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A New Zealand perspective of how our courts try to resolve the issues when a cryptocurrency business collapses and where investors and their 'wallets' stand in the washup. Are they unsecured creditors, or trust beneficiaries?

A New Zealand perspective of how our courts try to resolve the issues when a cryptocurrency business collapses and where investors and their 'wallets' stand in the washup. Are they unsecured creditors, or trust beneficiaries?

This article originally appeared in LawNews (ADLS) and is here with permission.

By James Cochrane, Arran Hunt & Samantha Chow

Cryptocurrency markets have been volatile in the wake of Covid-19, including a sharp correction and significant selloff in tech equities. This means investors are at risk of further cryptocurrency insolvencies in New Zealand or affecting Kiwi investors.

This article looks at the recent New Zealand High Court decision in Ruscoe & Moore v Cryptopia Limited 2020 (in liquidation) [2020] NZHC 728, alongside the curious Canadian tale of Quadriga CX (QCX) and considers what investors can do when faced with a crypto insolvency.

Cryptopia collapse

In January 2019, the Christchurch-based cryptocurrency exchange, Cryptopia, suffered a serious security breach resulting in NZ$30 million worth of digital currency being hacked and transferred into an undisclosed exchange. Liquidators Grant Thornton were appointed on 15 May 2019.

With the rising value and popularity of crypto assets, Cryptopia at its liquidation date had more than 2.2 million registered users and employed 37 staff. To give some context around how significant its operations were, New Zealand had the twenty-sixth largest number of account holders (9,475) with 230 other countries and territories identified as account holders by reference to IP addresses. The liquidators estimated that Cryptopia held cryptocurrency worth, at the time of judgment, about NZ$170m.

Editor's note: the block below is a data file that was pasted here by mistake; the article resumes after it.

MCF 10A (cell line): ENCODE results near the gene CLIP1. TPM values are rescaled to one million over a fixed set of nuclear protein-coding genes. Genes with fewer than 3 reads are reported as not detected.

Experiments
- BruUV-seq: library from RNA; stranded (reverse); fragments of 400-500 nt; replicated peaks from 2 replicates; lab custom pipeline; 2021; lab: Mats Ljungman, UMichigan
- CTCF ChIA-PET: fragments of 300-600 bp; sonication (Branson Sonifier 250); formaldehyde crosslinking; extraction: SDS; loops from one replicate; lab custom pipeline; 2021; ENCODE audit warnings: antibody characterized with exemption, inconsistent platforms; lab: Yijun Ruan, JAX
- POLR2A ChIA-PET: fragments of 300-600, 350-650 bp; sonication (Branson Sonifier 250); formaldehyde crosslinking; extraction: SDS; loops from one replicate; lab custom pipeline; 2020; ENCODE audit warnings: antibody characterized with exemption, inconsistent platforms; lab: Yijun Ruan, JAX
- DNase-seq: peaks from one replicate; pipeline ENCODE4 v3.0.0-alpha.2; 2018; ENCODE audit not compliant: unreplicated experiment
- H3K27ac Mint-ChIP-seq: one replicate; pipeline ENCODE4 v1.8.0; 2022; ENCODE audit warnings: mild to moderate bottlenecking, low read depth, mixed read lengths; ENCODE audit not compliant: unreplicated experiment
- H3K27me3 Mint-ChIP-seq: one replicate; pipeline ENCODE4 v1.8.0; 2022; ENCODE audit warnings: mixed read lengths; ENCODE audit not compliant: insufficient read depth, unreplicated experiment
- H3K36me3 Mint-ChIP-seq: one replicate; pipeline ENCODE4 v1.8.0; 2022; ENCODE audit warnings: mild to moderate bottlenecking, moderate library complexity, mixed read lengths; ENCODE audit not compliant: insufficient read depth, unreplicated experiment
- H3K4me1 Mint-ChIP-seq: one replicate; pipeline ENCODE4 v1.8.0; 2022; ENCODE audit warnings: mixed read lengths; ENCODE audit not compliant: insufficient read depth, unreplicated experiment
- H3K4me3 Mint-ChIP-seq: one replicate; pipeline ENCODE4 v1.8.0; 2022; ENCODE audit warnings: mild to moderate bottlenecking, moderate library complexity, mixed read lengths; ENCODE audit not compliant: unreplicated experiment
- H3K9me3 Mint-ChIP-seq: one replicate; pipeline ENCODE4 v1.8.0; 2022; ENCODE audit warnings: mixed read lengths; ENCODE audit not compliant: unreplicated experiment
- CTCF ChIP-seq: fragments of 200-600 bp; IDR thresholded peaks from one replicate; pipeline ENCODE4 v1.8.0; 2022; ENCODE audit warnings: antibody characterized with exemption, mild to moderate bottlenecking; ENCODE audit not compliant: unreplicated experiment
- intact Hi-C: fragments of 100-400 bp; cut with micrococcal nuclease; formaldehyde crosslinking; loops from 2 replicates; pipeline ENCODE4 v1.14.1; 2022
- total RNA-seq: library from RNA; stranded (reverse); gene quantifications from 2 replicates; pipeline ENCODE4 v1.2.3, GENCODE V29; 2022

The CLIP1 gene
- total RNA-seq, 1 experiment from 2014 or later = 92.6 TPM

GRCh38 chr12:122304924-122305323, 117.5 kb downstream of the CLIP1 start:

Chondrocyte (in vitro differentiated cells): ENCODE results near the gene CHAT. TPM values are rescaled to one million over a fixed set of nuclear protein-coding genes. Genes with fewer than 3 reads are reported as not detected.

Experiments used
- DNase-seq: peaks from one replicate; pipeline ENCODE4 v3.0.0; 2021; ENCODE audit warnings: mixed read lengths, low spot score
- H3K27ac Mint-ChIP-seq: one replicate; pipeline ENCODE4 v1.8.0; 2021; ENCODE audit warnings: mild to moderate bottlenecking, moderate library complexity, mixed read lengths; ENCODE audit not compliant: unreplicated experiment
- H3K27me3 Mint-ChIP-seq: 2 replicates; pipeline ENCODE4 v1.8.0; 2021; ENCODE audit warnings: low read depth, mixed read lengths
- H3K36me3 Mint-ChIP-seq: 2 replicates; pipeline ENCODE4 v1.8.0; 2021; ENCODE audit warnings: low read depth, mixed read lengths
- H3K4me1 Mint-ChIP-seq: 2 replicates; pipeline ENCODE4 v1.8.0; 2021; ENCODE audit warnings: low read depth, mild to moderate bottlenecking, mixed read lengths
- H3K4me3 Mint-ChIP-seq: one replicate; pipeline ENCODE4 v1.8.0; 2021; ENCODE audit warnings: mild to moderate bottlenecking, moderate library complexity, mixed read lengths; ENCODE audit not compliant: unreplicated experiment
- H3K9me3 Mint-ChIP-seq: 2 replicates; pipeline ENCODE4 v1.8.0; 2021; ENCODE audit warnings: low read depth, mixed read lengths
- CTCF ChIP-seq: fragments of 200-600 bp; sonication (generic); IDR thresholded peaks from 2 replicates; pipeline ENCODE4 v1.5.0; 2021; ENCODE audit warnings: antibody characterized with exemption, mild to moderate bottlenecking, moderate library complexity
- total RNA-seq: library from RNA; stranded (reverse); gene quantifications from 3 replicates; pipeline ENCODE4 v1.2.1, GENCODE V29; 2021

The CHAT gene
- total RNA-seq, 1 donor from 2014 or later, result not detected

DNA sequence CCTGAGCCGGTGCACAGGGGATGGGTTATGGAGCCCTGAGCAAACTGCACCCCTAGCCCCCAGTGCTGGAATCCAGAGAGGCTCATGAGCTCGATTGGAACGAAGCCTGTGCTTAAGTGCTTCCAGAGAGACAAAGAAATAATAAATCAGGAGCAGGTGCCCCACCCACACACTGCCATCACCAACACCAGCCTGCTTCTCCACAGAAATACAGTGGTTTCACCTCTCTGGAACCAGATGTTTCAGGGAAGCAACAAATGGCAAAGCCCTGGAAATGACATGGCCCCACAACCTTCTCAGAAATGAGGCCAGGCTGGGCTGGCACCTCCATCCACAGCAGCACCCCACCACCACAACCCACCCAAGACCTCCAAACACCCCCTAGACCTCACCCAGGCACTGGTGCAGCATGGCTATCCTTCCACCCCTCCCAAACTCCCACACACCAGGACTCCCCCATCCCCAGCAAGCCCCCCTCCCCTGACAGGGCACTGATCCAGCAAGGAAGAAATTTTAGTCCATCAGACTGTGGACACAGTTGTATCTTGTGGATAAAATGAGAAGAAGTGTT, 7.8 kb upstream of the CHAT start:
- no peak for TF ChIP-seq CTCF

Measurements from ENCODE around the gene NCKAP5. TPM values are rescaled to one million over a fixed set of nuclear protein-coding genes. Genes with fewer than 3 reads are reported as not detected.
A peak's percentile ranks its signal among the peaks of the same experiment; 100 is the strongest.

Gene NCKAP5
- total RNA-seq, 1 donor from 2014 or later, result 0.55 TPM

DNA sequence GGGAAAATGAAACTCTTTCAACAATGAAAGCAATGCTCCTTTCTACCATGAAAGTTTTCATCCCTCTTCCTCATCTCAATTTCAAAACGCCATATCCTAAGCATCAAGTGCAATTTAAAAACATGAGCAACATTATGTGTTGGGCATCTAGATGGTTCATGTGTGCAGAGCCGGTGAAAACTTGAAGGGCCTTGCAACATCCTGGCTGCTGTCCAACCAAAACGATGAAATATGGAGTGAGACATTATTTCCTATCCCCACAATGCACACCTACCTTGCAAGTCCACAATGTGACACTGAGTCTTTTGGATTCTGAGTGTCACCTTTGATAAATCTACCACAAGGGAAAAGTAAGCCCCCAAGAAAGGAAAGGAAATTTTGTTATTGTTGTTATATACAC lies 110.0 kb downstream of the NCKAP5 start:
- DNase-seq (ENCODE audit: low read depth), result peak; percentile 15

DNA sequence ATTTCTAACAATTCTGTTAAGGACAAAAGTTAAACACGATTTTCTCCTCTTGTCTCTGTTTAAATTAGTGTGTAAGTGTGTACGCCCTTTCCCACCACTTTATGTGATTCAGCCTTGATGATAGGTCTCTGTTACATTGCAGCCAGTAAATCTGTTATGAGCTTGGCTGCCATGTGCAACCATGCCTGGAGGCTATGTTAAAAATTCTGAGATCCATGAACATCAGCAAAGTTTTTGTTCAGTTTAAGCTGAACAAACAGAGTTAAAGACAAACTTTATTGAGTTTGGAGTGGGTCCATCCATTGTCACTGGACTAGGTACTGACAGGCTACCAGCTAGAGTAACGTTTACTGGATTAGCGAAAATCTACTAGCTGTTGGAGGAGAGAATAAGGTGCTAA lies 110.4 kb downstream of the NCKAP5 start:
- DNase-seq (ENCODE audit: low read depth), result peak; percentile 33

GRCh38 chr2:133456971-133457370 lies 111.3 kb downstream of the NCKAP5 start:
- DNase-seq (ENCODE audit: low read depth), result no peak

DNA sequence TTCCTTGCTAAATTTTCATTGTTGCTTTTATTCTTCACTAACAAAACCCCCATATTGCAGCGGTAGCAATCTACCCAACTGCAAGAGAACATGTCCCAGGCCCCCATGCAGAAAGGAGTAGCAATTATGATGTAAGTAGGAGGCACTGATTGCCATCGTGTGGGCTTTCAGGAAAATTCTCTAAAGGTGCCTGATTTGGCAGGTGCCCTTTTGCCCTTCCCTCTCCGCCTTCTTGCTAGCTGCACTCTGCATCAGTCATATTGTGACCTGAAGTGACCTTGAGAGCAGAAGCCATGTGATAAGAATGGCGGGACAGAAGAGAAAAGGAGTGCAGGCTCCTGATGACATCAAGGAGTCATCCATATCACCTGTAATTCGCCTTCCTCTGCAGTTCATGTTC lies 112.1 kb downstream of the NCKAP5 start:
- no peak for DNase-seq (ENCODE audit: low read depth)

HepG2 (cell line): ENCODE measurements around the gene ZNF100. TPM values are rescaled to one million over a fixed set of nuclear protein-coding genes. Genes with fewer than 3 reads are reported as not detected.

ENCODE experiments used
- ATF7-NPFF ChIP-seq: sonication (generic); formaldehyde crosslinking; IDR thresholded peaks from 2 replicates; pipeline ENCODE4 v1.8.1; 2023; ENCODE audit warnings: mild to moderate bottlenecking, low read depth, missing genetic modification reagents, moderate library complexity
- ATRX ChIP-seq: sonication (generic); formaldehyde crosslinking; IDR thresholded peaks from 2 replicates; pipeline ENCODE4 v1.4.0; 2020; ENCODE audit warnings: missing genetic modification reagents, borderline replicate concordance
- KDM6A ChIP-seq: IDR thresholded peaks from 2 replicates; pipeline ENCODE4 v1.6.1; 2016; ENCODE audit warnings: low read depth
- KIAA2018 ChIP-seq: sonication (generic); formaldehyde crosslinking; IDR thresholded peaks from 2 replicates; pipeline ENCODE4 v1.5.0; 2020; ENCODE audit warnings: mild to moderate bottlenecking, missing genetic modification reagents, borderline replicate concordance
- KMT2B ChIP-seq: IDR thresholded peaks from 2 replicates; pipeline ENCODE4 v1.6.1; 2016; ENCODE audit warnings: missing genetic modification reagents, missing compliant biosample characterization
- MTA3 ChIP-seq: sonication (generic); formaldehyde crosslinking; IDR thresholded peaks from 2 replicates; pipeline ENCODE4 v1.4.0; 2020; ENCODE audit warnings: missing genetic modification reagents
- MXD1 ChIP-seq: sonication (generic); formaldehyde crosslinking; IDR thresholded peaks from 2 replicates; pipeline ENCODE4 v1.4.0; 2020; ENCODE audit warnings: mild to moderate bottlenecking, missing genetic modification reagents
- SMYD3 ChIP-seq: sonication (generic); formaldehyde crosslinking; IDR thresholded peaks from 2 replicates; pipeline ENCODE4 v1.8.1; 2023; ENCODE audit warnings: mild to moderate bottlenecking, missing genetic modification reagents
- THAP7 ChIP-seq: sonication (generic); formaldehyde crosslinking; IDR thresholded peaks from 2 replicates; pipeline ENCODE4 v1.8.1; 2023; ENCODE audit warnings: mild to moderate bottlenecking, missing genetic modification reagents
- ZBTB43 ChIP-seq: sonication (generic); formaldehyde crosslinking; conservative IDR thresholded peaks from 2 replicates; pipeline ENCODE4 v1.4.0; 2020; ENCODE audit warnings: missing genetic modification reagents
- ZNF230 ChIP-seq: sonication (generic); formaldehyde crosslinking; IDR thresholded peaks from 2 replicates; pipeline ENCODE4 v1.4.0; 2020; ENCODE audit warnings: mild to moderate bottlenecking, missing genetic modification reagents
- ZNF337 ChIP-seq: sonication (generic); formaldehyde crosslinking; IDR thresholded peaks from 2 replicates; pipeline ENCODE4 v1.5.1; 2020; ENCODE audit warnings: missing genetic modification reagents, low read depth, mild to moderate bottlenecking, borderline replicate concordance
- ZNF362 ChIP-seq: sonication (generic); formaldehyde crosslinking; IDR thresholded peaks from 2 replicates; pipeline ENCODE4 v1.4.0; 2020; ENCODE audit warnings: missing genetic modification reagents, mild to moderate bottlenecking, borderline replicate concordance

As this was a novel case for New Zealand, Cryptopia’s liquidators filed an application to the High Court seeking directions (under s 248 of the Companies Act 1993) about the legal status of crypto assets in New Zealand.

The liquidators had earlier filed a petition in the bankruptcy court in New York to preserve Cryptopia information stored on US servers, engaged former staff to assist them and gained a court order allowing them to convert 344 bitcoin into cash to fund the liquidation expenses and to preserve assets. At the time those bitcoin were worth more than NZ$4.4m.

The application concerned the competing interests between Cryptopia’s account holders and creditors. Post-liquidation, Cryptopia had 960,143 account holders with a positive coin balance. Of that number, 104,186 were believed to have a “deemed nil value”, presumably because of the hack.

Creditors were also owed substantial amounts. The liquidators’ first report showed 69 unsecured creditors owed in excess of $2.16m and secured creditors owed more than $1.4m, with the company owing employees’ preferential claims of $318,000 for outstanding wages and holiday pay and a further $271,808 in unsecured debt.

The legal issues

The two main legal issues before the court were:

  • Does cryptocurrency constitute “property” under s 2 of the Companies Act? And can cryptocurrencies form the subject matter of a trust?
  • Was the cryptocurrency being held on trust by Cryptopia for account holders?

Counsel for the account holders argued that cryptocurrency is a form of intangible property at common law and under the Companies Act and is capable of forming the subject matter of a trust. Cryptopia was holding the cryptocurrencies on trust for the account holders, by way of either an individual trust for each account holder as a sole beneficiary or in one trust for the benefit of all account holders being co-beneficiaries of that trust.

Counsel for the creditors disagreed, saying the question of whether cryptocurrency should constitute property should be left for Parliament to decide. It was instead argued that the account holders were unsecured creditors and the cryptocurrency formed part of Cryptopia’s pool of assets which ought to be distributed in accordance with Part 16 of the Companies Act.


The property issue

The High Court was satisfied that cryptocurrency met all four classic characteristics of property: identifiable subject matter, identifiable by third parties, capable of assumption by third parties and had some degree of permanence or stability.

The court rejected the argument that cryptocurrencies were mere information, by explaining that the purpose of cryptocurrency is not to impart information or knowledge but to create an item of tradable value. To strengthen this position, account balances and the function of private keys were compared to online banking systems.

While revolutionary in terms of New Zealand law for cryptocurrency, this finding was not particularly surprising in light of overseas decisions. But in the ever-changing world of decentralised finance or “DeFi”, the finding is welcome.

The trust issue